Recently, I've found myself slogging through a whole host of books that really didn't click with me. From stylistic woes, to too-dense prose, from boring plots, to maybe just a personal thing, I've spent the last month reading books I didn't like. I picked up each title expecting to love it, yet every page started to feel like a chore. As a result, I read less often, prolonging my agony. Then one day I was lamenting about my latest read to a friend and she asked the great question I'd failed to ask myself: "Why are you still reading that book if you hate it?"
It's an obvious solution, but one I hadn't permitted myself to consider. Abandon a book? Just walk away? You can do that?
To find the answer, I reached out to my fellow booksellers to hear what they do when their reading isn't love-at-first-page. Check out their responses below on revisiting classics, when to break up with a bad book, and discovering unexpected favorites.
1. When was the last time you read a book that you couldn't wait to end?
Adam: Well, I'm still in college, so that happened earlier today and it will probably happen again before this blog post is published.
Cody: Vineland by Pynchon. Three separate people on the street said to me that you are either smart enough to get it or you're not. After 80 pages, it turned out I wasn't.
2. How quickly do you generally decide a book isn't for you? 10 pages? 100 pages? Reserve all judgements until the end?
Andy: I try my best to make it through to the end.
Joe: For a normal-length book, I need to get about halfway through. If it hasn't grabbed me by then, I'm done. For novellas I just read the whole thing, even if I'm not into it.
Bec: It depends on the book and how much I really want to like it!
3. If a book loses your interest, do you bail in the middle or do you stick it out?
Caitlin: I hate abandoning a book midway through. Once I've invested time in it, I feel like I have to finish!
Adam: There's too many good books out there to waste your time on something you hate. Bail as soon as you can.
Joe: Bail in the middle.
Rachel: Generally, if I put the book down and never hear the siren call to pick it back up then I'm done, no matter where I originally lost interest.
4. Do you ever revisit books/authors/genres at a later date to see if your tastes have changed, or are you a once bitten, twice as shy reader?
Cody: Yes. I read Lolita over a couple years, because I'd get a little overwhelmed and need a break. But the third time I picked it up was after college, and I think I was more comfortable reading it than I was at first.
Rachel: Yes! This usually happens when I am spring cleaning all my shelves of abandoned books. I'll pick up a book and think "why on Earth did I put this down?"
Andy: When I find myself not liking something, I usually don't go back for more.
Joe: If I want to get through even a fraction of the recommended books/authors I know of, I don't have time to revisit the ones I did not like.
Caitlin: In general, I think enduring classics are worth another shot--there must be a reason they're so popular, right?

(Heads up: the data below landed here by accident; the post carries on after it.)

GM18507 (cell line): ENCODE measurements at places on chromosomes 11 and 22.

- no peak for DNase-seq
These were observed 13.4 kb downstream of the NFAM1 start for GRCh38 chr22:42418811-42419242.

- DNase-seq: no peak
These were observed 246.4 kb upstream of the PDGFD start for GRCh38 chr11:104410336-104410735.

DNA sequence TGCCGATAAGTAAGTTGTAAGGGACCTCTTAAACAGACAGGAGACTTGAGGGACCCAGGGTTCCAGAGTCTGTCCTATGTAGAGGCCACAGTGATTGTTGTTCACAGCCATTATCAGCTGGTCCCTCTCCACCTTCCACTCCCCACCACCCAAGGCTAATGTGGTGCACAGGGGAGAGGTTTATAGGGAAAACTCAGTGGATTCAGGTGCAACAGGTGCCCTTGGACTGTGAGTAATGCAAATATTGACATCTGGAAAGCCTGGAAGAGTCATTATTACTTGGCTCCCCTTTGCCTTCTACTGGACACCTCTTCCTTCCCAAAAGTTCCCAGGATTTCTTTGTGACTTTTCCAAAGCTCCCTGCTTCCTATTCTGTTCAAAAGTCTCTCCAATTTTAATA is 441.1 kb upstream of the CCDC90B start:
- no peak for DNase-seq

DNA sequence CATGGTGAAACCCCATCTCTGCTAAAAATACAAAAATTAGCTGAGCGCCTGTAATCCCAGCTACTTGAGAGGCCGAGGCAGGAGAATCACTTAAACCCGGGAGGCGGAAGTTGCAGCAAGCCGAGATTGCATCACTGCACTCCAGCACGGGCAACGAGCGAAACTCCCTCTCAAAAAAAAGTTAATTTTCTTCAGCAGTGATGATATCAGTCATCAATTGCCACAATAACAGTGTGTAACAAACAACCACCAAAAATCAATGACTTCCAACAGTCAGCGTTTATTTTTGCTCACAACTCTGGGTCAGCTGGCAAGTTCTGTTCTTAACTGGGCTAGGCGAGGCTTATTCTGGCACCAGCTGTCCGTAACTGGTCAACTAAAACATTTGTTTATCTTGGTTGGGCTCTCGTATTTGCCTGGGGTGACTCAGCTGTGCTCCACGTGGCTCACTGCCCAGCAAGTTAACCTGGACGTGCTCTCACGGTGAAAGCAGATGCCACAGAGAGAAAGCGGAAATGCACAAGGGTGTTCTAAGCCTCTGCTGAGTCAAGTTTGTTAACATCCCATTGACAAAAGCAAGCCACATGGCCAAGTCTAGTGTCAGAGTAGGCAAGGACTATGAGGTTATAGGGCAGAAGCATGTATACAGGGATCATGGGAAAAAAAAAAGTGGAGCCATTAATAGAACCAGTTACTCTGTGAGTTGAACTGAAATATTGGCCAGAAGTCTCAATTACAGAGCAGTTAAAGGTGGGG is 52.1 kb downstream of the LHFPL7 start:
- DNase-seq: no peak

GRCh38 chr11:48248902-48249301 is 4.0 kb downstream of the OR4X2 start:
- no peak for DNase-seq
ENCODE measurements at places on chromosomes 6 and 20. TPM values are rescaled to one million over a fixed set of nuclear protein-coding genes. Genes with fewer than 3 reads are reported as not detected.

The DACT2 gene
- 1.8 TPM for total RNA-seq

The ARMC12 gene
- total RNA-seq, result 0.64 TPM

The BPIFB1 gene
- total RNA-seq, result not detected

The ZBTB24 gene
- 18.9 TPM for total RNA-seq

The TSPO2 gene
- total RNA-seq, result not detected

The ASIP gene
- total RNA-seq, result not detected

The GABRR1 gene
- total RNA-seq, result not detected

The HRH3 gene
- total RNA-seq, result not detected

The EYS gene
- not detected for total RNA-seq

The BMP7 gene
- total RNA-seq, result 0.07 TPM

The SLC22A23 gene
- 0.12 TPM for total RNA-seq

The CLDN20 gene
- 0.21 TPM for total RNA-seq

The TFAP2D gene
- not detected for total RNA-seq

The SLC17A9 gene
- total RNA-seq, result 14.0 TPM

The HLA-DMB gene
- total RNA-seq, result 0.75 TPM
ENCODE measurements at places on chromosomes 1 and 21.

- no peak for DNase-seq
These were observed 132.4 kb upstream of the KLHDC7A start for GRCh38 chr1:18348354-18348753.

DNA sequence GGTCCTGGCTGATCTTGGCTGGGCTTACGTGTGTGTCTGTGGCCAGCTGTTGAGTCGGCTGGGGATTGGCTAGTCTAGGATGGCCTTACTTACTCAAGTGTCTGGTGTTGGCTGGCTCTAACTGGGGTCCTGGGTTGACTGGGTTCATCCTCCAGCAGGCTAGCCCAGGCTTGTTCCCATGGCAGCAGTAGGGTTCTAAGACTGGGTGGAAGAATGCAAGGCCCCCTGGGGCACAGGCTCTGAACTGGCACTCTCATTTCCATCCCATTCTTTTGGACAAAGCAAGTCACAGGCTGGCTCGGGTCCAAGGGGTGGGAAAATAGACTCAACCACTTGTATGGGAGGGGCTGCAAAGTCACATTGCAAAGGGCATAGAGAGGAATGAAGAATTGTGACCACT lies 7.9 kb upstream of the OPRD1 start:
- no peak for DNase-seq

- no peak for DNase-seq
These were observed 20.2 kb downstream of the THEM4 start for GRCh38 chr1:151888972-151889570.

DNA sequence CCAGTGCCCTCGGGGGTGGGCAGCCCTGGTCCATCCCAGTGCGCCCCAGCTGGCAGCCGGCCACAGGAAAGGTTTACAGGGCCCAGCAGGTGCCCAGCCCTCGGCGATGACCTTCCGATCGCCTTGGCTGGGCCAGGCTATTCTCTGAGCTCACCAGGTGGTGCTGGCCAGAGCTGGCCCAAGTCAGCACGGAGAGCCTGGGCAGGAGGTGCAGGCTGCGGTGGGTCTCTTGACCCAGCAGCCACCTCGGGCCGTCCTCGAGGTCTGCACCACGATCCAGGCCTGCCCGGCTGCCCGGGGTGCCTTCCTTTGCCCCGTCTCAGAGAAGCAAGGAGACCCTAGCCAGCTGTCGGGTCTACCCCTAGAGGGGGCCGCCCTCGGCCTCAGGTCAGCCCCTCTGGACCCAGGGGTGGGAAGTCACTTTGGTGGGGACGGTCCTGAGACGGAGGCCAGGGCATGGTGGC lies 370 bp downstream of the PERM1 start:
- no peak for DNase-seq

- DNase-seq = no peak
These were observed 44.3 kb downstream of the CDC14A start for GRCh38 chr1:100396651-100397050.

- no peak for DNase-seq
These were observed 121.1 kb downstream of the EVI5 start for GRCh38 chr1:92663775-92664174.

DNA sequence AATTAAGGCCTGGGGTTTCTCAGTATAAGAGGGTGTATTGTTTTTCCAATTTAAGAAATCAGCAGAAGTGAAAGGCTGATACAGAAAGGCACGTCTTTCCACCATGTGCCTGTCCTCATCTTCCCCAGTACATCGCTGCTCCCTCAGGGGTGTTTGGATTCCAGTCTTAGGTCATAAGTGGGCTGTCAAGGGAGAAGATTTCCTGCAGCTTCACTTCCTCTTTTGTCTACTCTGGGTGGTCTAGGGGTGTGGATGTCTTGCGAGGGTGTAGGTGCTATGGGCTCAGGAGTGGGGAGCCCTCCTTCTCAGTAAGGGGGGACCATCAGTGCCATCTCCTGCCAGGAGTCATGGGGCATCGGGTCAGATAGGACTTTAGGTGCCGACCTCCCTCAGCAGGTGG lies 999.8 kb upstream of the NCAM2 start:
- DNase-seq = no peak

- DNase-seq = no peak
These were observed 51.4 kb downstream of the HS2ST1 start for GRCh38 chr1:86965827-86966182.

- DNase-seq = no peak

5. Are there any books you contemplated ditching in the middle, but ended up really enjoying and/or are glad you finished?
Adam: Even though I said I'd bail on books as soon as possible, most of the time I'm actually glad when I finish a book that was a struggle to get through. Maybe I should rethink how I approach difficult books.
Andy: The Vorrh, by Brian Catling. It's a novel written by a performance artist and definitely felt like it. Despite the hyperbolic reviews on the cover (Iain Sinclair promised something about rearranging my molecules...) I wasn't enjoying it. I'm glad I finished it though, it helped me shape a stronger opinion and determine what I liked and didn't like in the end.
Joe: Two that come to mind are both by China Mieville: The City And The City and Embassytown. The situation was the same for both: I went into it expecting to like it (since I usually enjoy Mieville), but after reading a not-insignificant amount, it hadn't grabbed me. But I stuck with it and even realized in retrospect that I appreciated how they began. Now they're both some of my favorite books.
Rachel: My favorite book, The Remains of the Day, was a book that I set down about 15 times. Yet within a day or two, I found myself longing for the character's distinct voice and curious about the slow revealing of his life story. It did not let me down because the very last page devastated me.
Cody: I remember when I read A Little Life, it took me about 80 pages before I was hooked. But then I was incredibly, deeply, hooked. I think I stayed up all night to read the last 250 pages. And it was one of my favorite books last year.
Bec: I contemplated ditching a series--I am that one in a million person that wasn't blown away by My Brilliant Friend. I enjoyed it, but didn't quite understand the hype. When the second book came out, I decided to give it a go. Within two pages, I was emotionally, intellectually, and viscerally caught up in the book, and there was no way I was putting it down. I enjoyed everything about it, and even stopped a few times while reading to try and dissect the sentences and paragraphs to work out how and why the writing was so perfect. I came up with no answers, but am forever grateful that I gave in to the hype!
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